Money – For Post-relationship Agreements

It is likely that you will have heard of prenuptial agreements – you may have seen them featuring in films or read about them in novels.  And yet many people are unaware that you can have a postnuptial agreement or other forms of agreements after a relationship have begun or after it ends.  There are a number of  post-relationship agreements that our clients enter into:

  • A postnuptial agreement is an agreement between parties who are in a marriage or civil partnership. The relationship may be very happy but the parties decide that they would like to organise their financial relationship with each other in the event that the relationship subsequently breaks down.
  • A cohabitation agreement (sometimes called a ‘Living Together Agreement’) is available for people who have not married or entered into a civil partnership but nonetheless recognise, perhaps after years of living together, that their relationship would benefit from being clear about their respective capital interests and responsibility for living expenses.
  • Declarations of Trust in respect of property holdings which can be stand alone or used alongside postnuptial agreements or cohabitation agreements.

When is a postnuptial agreement appropriate?

There are a number of circumstances where a postnuptial agreement might be appropriate for you. For example, where:-

  • There is a significant disparity in wealth or income between you and your partner;
  • For various reasons, you may have missed the opportunity to obtain a prenuptial agreement before the commencement of the marriage or civil partnership;
  • You may have already obtained a pre nuptial agreement but decide to have a postnuptial agreement (the ‘belt and braces’ approach) or to vary by agreement the terms of your earlier prenuptial (perhaps to address the birth of children);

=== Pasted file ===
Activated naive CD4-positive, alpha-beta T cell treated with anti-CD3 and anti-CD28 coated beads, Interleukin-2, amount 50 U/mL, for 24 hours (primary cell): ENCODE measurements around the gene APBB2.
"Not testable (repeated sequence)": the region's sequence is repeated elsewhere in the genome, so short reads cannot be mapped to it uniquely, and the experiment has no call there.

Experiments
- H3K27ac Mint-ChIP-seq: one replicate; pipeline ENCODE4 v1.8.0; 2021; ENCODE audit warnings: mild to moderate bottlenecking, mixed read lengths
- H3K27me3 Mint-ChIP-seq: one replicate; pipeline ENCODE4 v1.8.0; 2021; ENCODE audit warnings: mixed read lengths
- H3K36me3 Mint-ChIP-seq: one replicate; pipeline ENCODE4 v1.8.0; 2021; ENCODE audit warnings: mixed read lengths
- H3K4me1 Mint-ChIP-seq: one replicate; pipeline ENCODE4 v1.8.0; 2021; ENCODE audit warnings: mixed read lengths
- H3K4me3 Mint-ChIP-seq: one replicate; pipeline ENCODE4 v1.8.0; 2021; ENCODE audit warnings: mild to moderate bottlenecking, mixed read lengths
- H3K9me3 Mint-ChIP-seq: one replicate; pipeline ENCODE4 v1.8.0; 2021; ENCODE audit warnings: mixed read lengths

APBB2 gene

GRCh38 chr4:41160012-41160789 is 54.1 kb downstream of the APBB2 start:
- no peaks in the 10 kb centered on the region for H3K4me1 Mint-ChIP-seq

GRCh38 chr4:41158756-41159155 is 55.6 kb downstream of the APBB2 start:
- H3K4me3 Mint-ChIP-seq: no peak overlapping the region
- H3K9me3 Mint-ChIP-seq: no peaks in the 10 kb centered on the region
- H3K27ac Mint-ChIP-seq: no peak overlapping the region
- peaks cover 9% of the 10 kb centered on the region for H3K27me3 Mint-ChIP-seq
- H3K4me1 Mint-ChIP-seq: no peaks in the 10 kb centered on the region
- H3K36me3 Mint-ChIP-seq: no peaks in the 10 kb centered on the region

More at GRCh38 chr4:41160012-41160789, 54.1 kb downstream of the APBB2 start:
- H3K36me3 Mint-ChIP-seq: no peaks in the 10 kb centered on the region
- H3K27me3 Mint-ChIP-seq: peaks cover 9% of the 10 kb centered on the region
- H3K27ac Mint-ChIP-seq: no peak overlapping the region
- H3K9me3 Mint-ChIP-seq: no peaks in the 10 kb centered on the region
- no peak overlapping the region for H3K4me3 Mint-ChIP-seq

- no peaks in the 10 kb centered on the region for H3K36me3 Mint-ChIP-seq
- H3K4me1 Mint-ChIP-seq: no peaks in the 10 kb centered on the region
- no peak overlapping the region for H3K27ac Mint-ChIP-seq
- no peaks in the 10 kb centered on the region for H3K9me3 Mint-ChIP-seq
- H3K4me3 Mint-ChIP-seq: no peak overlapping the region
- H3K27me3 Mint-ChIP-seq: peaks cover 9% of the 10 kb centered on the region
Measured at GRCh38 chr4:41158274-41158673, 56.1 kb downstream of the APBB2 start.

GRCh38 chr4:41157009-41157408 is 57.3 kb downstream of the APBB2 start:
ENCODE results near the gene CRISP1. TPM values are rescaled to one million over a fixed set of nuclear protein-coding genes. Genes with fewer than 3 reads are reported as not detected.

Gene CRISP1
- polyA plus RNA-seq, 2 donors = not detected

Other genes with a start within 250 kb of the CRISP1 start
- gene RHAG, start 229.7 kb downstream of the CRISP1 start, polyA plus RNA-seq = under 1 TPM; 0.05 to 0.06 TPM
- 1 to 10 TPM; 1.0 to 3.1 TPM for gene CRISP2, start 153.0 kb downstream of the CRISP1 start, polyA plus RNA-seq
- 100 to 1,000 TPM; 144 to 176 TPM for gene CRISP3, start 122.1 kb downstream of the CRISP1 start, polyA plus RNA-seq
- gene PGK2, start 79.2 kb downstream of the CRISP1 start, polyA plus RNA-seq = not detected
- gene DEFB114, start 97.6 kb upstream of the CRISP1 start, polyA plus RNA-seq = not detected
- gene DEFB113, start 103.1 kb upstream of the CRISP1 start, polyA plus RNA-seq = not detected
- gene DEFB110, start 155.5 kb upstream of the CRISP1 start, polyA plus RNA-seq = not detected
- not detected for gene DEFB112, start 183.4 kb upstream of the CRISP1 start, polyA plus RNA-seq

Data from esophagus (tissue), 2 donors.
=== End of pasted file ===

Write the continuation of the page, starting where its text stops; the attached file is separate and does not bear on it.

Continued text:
• You have been previously married and experienced an unpleasant divorce and want to achieve as much certainty as possible for the financial outcome should your new relationship break down.
  • You would like to address a discrete issue that may arise, for example, how an investment in a business should be treated or what should happen to an inheritance.
  • You wish to provide for or protect children from your previous relationship.
  • You wish to avoid the unpleasantness of a ‘free for all’ on finances after any relationship breakdown;
  • You want to avoid the costs and stress involved in trying to decide how assets are divided on separation when objectivity and reason may be in short supply;
  • You want to identify the resources to be called upon if challenging issues arise in the relationship, for example, a referral to see a family therapist, or to attend mediation.

A cohabitation agreement might be appropriate for you for all the same reasons listed above for postnuptial agreements.  Additionally, the relevant law used to determine disputes between cohabitants in relation to the property they own, or an interest claimed in solely owned property, is complex and very expensive to litigate.

Our approach

We prefer to facilitate post-relationship agreements using the collaborative model if possible so there can be honest and open discussions, and  likely agreements can be reality checked.

We will discuss with you whether you may benefit from the involvement of a family consultant to manage the emotional challenges of negotiating such agreements and ensure your hopefully happy and long lasting relationship starts with strong emotional foundations.

If you would like an appointment with one of our specialists then please contact Miriam our Practice Manager on 01273 646900